Holding elections in the coming years will not be simple but it is within our grasp to have a safe and uneventful elections. Using proven scientific methods is the path to improvement.
Dr. Laura A. Albert is a professor of Industrial and Systems Engineering at the University of Wisconsin-Madison. Dr. Barry C. Burden is a professor of Political Science and director of the Elections Research Center at the University of Wisconsin-Madison.
As a professor for 49 years, at one of the UW System’s two-year campuses, I would like to answer President Thompson’s question with a resounding NO! Please, leave the two-year colleges alone! Give our new relationship with the four-year campuses time to grow.
Considering UW’s ineptitude last semester which resulted in the quarantine of two dorms and a halt to on-campus student activity for two weeks, it’s unsurprising there’s already a rise in cases when half of this campus operates under unproven measures to mitigate viral spread — such as excessively wiping down classroom and library desks — while the other half exists as though there is no pandemic at all.
Professors can see data ranging from which students opened assigned readings to those that switched internet browser tabs during quizzes.
Letter to the editor: University of Wisconsin System President Tommy Thompson has an idea for Wisconsin’s outstanding two-year universities. He’s wondering if they should be combined with the state’s technical school system. As a professor at one of UW System’s two-year campus for 49 years, I would like to answer President Thompson’s question with a resounding “no.”
Letter to the editor: The campuses have been severely underutilized for the past several years, ever since the concept of regionalization was implemented. Many thought returning to our roots (Richland started as a branch of Platteville) would be the saving grace for the campus, but that hasn’t proven to be the case.
Noted: Brenda Gayle Plummer is a historian at the University of Wisconsin-Madison who specializes in African American history, the history of U.S. foreign relations, race in international affairs and Caribbean history. She is the author of several books, most recently of In Search of Power: African Americans in the Era of Decolonization, 1956-1974.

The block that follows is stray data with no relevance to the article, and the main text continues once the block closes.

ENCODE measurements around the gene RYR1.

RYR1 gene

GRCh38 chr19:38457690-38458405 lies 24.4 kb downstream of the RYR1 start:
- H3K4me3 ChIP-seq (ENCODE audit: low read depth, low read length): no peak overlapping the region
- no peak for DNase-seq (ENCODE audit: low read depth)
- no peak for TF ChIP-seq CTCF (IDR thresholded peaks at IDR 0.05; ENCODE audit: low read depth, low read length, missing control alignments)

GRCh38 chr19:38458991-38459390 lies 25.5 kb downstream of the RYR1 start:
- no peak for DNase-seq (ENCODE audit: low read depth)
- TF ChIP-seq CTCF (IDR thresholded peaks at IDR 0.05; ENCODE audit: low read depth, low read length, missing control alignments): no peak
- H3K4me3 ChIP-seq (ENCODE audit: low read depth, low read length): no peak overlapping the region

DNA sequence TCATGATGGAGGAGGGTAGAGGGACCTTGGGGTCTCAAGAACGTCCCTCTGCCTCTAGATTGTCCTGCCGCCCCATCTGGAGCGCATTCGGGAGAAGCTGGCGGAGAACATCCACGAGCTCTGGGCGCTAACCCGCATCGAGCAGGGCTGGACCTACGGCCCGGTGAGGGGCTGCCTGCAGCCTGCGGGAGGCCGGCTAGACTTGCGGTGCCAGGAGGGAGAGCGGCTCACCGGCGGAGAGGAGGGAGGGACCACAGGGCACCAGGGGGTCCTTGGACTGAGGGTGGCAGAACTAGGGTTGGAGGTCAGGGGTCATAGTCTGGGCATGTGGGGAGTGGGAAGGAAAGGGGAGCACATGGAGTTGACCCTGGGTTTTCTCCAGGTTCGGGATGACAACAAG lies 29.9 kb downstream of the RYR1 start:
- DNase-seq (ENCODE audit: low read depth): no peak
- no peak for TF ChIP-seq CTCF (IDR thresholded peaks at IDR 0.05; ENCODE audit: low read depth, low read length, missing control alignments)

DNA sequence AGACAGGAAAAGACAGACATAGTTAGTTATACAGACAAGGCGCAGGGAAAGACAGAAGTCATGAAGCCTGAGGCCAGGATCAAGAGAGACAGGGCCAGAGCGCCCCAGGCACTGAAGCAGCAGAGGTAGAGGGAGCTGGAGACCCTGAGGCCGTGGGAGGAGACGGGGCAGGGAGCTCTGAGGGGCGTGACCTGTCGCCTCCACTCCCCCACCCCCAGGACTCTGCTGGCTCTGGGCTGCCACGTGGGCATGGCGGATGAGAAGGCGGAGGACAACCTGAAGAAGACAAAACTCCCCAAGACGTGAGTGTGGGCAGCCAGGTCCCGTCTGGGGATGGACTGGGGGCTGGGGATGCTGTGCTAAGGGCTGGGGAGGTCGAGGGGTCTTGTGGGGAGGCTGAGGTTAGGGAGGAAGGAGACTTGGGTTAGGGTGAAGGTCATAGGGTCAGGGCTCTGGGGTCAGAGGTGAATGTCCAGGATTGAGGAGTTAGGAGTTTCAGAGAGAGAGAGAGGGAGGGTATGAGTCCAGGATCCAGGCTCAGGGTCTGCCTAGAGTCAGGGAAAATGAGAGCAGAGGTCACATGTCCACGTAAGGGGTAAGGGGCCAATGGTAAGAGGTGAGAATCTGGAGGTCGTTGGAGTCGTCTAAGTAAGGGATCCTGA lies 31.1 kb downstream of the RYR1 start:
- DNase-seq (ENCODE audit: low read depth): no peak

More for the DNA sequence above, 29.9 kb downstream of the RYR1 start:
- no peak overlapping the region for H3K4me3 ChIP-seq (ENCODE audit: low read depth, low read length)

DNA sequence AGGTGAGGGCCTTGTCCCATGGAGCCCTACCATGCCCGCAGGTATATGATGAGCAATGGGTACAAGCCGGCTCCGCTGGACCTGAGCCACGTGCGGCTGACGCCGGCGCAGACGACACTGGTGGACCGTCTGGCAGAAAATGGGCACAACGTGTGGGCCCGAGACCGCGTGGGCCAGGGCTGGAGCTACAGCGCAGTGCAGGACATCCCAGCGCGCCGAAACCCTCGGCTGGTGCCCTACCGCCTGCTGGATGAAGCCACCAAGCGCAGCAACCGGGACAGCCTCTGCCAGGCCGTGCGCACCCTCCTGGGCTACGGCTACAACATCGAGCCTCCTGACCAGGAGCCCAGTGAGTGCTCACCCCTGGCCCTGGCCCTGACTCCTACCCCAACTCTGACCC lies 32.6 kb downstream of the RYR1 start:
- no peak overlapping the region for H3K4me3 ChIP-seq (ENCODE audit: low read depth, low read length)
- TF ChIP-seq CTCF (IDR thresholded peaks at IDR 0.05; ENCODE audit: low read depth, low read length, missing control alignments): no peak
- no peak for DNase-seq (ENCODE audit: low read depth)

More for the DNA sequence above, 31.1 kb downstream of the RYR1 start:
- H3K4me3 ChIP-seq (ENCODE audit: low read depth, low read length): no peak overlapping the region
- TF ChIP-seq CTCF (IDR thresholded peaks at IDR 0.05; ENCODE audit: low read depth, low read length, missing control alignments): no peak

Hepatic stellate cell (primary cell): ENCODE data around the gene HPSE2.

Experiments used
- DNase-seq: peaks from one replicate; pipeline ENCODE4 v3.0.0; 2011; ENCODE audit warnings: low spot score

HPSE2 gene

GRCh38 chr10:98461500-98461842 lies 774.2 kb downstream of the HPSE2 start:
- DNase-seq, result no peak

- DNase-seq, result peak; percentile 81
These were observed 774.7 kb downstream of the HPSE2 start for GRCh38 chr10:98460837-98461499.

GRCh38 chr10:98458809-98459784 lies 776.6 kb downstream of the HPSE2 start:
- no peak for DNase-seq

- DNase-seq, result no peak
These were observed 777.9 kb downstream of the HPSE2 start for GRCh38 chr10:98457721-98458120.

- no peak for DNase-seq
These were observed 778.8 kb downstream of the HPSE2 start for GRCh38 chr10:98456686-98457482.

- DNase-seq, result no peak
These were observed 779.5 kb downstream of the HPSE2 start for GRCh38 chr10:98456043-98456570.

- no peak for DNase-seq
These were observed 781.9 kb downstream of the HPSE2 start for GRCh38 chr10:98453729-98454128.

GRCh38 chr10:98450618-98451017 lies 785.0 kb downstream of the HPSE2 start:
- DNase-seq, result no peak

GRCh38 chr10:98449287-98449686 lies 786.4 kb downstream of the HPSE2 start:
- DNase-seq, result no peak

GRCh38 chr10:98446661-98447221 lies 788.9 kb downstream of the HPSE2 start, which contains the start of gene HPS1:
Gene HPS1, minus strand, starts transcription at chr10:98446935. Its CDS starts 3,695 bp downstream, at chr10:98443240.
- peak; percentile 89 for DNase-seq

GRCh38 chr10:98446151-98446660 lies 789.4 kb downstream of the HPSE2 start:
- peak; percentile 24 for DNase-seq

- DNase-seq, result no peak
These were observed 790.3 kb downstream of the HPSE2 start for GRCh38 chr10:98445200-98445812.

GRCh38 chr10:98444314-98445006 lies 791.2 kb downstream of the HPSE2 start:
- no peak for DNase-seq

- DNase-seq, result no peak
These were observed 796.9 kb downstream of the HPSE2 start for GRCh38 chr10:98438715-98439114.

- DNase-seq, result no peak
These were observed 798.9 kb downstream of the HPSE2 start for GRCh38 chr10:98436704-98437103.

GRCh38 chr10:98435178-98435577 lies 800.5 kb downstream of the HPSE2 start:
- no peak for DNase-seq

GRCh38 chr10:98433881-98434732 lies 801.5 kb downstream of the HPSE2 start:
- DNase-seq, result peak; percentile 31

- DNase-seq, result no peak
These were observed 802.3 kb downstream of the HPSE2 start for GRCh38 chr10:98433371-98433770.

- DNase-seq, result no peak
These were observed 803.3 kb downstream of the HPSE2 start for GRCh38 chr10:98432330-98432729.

As we approach a full year of this pandemic and attempt to survive sub-zero Wisconsin winter, many of us are tired; physically, emotionally, and spiritually. I teach at UW-Madison and the beginning of the semester is always an intense energetic marathon for me so I find myself having to be extra mindful about resting. So this month’s piece isn’t about food, but about rest as a political practice of resistance.
Though Biden has imposed sanctions on Burma and UW SEARG has called on international community to denounce coup, the Burmese military remains undeterred.
I have directed our universities to ensure that students attending a UW campus in the fall will have as classic a UW campus experience as possible — including a goal of at least 75% of all classes being in person.
Many of the excused absences offered by these professors, however, only account for physical illnesses and require a doctor’s note. Many of the policies say nothing relating to mental health.
Even after ASM proposed the solution and amendment that students become “Mask Ambassadors” — designed as a workaround to the policy which would allow the university to make payments to students — Heller stated that it could not go any further once again.
While ASM seems intent on misleading the public regarding the legality of their COVID-19 student relief fund and disgracefully shaming University Officials, the University is trying to move forward and provide students with expansive and immediate assistance.
Someday, maybe soon, this will all be over. Things will start to get back to a kind of “normal,” whatever that may look like, and lives will begin to pick up where they might have left off. At least, that’s what many are hoping for.
Chad S.A. Gibbs served in the US Army from 2002-2009, including deployment to Iraq. He is currently a PhD candidate in the history of the Holocaust at the University of Wisconsin-Madison. He tweets at @Chad_G101.
Essay by Professor Beth Nguyen
Lunar New Year might bring to mind festivals and fireworks, but I’ve always associated it with a kind of isolation. Long before the pandemic, long before the rest of America learned about sriracha and pho, I grew up in a Vietnamese refugee family in a mostly white town in Michigan.
National mental health crisis compounded with COVID-19 pandemic calls for increased mental health support options on campus, collaborative effort among UHS and UW divisions shows promise.
Column by Dr. Dipesh Navsaria, an associate professor of pediatrics at the University of Wisconsin School of Medicine and Public Health.